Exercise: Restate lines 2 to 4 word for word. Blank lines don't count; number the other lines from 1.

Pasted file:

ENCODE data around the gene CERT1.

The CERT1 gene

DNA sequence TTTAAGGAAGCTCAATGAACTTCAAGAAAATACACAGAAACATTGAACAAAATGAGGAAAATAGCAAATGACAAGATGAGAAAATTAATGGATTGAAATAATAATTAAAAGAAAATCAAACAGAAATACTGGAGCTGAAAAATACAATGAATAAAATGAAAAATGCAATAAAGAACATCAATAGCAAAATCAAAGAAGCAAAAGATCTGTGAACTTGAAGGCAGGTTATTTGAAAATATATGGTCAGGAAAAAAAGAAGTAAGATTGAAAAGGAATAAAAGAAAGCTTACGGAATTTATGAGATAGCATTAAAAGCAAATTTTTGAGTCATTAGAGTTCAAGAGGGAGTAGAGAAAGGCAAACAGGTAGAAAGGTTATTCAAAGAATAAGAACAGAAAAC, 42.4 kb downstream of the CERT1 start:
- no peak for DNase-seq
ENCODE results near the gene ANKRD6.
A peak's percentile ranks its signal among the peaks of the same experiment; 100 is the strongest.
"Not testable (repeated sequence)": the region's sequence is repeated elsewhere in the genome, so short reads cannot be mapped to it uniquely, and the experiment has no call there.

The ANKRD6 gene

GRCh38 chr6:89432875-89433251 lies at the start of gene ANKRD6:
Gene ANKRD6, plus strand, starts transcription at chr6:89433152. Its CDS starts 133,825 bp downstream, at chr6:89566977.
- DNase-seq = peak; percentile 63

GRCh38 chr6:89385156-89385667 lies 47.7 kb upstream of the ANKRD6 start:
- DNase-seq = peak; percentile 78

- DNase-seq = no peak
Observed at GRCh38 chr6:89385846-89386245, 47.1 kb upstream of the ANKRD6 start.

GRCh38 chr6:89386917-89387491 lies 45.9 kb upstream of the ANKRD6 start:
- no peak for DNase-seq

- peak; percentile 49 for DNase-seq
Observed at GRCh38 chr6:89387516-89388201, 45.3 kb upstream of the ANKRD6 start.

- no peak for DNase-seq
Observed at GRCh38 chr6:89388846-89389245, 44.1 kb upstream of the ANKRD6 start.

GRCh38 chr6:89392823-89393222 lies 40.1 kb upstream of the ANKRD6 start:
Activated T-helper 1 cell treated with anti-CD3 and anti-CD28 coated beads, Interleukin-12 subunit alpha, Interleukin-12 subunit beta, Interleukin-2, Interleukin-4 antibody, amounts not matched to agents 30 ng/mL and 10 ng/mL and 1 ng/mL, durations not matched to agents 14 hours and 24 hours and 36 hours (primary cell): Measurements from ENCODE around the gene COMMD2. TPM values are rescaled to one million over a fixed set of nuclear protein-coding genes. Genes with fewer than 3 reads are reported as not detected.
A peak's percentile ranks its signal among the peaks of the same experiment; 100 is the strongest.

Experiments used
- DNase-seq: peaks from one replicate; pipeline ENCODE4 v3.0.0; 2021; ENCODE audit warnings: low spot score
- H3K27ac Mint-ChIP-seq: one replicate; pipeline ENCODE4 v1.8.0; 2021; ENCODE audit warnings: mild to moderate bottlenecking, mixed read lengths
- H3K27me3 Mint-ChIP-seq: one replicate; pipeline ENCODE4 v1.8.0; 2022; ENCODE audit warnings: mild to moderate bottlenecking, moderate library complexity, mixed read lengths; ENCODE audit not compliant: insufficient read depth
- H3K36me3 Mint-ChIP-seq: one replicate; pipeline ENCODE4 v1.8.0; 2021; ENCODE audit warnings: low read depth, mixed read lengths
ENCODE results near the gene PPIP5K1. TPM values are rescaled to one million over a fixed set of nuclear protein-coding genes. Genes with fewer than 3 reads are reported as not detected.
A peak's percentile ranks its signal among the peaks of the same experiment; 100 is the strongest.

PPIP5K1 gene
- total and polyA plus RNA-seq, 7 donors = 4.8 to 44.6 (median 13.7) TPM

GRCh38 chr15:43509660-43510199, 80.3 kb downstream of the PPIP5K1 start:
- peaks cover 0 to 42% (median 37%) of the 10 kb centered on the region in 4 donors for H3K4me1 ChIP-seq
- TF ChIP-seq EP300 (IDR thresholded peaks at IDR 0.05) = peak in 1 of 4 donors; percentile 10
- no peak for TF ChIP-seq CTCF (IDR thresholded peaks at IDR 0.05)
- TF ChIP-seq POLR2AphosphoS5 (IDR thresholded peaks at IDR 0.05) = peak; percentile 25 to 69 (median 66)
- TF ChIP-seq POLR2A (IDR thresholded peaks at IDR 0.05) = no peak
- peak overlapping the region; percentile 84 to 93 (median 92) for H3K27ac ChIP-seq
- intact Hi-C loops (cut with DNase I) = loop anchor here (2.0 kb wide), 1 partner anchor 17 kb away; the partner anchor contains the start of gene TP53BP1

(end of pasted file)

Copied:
The CERT1 gene

DNA sequence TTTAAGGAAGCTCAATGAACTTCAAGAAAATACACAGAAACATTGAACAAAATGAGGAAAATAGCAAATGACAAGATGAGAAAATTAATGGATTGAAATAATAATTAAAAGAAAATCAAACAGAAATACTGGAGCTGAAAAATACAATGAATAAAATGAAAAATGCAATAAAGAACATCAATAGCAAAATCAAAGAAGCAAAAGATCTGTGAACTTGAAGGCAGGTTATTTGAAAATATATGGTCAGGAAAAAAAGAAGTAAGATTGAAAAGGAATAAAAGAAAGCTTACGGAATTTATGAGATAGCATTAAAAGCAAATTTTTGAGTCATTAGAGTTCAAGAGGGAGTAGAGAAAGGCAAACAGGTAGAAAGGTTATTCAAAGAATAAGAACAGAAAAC, 42.4 kb downstream of the CERT1 start:
- no peak for DNase-seq